If a pregnant woman is suffering from a periodontal disease during pregnancy, it should be brought under control, not only to relieve the pregnant woman from the discomfort that the disease causes but also to prevent adverse pregnancy outcomes such as low birthweight and preterm birth due to active periodontal inflammation. In addition, severe periodontal disease may prevent a pregnant woman eating a well-balanced and healthy diet, or limit her in doing so, and this may affect her and her baby’s health. The timing of the treatment is equally important. The second trimester of pregnancy is known to be safer for dental procedures, but, according to the level of disease, in some severe cases, periodontal treatment may start immediately after consulting with the obstetrician.

Should periodontal treatment be planned according to the menstrual cycle?
Sex hormone level changes during the menstrual cycle have a constant physiological effect on the periodontal tissue. Some women may experience major discomfort during menstruation. Also the risk of aphthous ulcers increases during menstruation. Similar effects might be seen with use of oral contraceptive drugs. However, there is no evidence that we should avoid dental or periodontal treatment during the menstrual phase. It should always be kept in mind that, with a healthy oral cavity, the effects of hormonal fluctuations on periodontal health will be minimal.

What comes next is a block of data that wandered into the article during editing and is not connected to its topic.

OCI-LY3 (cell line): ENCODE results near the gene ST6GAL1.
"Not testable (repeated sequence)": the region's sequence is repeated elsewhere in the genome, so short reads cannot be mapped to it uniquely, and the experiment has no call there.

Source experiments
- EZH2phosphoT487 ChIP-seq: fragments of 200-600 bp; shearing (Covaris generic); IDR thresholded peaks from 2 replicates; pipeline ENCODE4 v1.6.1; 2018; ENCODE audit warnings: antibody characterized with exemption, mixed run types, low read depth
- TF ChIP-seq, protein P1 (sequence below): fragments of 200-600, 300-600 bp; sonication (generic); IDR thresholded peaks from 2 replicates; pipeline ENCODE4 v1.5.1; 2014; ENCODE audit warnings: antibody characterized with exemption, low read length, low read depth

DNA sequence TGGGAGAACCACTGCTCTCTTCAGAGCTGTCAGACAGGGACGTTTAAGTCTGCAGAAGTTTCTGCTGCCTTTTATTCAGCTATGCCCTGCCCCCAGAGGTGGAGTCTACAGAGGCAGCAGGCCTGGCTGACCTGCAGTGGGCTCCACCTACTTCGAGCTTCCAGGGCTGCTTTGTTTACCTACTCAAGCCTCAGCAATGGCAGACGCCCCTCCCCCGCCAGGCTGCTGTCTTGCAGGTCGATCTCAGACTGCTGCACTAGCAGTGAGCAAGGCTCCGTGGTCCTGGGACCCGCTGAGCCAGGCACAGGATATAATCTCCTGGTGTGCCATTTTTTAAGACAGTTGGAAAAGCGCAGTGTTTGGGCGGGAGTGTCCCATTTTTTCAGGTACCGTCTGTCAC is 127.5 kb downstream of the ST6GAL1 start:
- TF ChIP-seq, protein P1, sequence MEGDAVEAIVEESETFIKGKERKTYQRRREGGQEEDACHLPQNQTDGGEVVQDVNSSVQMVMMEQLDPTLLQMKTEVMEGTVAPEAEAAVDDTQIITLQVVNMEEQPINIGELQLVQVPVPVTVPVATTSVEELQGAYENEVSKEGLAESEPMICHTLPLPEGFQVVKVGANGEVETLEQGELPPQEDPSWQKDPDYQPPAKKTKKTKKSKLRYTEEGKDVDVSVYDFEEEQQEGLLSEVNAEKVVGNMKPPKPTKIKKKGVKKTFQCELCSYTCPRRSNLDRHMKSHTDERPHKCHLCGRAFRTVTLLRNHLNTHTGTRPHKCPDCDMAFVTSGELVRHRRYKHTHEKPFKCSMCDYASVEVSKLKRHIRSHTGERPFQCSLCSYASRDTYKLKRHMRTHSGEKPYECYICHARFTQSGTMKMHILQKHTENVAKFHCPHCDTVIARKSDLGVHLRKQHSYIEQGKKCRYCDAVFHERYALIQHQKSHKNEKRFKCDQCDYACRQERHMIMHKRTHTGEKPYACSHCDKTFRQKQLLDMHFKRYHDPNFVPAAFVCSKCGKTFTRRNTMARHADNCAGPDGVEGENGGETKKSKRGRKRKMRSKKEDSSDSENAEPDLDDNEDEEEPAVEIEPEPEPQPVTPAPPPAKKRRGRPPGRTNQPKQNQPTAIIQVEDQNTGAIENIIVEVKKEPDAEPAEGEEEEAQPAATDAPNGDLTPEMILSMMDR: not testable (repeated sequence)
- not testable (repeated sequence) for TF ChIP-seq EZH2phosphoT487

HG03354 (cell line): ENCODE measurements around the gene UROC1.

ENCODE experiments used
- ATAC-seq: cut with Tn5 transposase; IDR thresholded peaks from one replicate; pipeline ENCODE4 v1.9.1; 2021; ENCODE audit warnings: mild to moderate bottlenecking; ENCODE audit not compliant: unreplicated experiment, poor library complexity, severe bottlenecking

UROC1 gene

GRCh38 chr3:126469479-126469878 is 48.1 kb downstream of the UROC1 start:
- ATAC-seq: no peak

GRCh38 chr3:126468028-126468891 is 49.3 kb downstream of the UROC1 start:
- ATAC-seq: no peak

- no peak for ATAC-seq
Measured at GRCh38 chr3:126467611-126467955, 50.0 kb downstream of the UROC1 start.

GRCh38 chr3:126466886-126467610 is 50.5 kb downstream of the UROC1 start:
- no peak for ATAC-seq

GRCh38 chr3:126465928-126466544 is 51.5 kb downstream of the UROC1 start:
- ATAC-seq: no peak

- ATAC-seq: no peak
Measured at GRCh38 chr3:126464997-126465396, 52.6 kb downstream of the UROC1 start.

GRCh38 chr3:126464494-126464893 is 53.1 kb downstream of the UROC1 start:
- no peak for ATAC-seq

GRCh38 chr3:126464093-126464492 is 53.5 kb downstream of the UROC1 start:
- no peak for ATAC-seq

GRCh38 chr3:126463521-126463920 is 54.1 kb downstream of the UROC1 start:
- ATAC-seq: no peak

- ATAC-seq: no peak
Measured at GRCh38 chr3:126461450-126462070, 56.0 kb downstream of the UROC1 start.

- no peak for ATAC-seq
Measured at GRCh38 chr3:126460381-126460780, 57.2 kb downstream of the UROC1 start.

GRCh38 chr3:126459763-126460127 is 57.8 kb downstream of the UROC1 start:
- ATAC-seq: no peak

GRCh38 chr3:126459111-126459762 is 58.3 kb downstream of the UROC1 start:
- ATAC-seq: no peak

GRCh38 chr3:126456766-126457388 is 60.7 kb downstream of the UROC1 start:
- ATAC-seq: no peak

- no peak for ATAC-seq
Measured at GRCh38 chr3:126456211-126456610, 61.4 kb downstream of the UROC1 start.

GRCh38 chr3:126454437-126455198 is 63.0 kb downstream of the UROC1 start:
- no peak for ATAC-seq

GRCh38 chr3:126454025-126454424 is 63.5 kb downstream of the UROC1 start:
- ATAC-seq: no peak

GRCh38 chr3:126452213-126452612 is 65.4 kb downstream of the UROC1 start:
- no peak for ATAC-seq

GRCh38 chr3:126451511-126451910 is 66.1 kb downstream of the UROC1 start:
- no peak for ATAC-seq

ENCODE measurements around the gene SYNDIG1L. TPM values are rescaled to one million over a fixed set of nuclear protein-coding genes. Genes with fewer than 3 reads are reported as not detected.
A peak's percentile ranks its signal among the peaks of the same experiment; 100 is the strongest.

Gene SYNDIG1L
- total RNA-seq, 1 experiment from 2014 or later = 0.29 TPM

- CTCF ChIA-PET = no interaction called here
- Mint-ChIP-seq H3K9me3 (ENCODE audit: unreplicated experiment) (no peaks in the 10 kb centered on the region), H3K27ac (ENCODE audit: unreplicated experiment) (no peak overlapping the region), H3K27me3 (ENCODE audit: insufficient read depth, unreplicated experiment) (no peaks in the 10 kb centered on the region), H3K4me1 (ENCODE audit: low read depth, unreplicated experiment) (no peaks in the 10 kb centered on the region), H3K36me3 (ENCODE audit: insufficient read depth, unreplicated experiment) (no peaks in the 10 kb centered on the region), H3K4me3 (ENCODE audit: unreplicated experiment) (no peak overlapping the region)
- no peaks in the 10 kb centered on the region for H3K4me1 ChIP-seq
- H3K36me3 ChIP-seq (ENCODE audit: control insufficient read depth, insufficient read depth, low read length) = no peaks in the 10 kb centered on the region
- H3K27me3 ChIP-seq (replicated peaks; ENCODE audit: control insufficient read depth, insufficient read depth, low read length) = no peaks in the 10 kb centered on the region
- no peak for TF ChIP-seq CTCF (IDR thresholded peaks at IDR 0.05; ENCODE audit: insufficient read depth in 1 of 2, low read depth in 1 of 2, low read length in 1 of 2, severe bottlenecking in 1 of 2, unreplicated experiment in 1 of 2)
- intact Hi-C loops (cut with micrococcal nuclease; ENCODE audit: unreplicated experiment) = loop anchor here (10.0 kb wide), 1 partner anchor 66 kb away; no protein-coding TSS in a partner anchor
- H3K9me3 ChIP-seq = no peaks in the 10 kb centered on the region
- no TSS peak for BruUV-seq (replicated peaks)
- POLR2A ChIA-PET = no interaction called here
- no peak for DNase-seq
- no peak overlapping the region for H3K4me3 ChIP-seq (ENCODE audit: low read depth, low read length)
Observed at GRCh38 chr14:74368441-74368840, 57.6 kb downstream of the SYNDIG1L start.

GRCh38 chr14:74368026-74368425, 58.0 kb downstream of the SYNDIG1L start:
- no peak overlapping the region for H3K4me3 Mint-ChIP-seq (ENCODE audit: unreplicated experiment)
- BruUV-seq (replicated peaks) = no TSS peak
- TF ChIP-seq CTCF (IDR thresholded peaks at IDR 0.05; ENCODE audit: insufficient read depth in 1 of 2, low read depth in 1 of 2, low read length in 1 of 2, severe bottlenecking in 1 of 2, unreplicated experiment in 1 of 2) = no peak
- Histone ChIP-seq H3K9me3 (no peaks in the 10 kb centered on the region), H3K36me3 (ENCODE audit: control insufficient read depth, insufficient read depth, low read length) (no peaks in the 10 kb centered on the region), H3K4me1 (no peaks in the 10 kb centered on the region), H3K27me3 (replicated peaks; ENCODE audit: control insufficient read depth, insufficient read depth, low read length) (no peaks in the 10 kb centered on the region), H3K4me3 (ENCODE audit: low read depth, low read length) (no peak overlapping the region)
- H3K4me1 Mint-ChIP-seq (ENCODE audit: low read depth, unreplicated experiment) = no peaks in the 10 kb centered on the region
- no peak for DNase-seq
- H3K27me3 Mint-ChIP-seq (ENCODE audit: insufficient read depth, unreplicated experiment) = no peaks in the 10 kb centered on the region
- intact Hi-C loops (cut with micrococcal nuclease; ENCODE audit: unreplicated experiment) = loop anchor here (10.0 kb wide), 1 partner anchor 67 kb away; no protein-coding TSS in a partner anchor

Does alveolar bone healing change in postmenopausal women? How does hormone replacement therapy affect this healing period?
There are several studies that have attempted to link osteoporosis and alveolar bone loss to periodontal disease. What we can say is that during menopause a sudden drop in sex hormone levels is linked with the tendency to lose bone mass in time. Not every postmenopausal woman suffers from osteopenia or osteoporosis.

In the case of osteoporosis, the trabeculae of bone get thinner, and it is likely but not proved that alveolar bone loss might occur more easily in the presence of periodontal disease.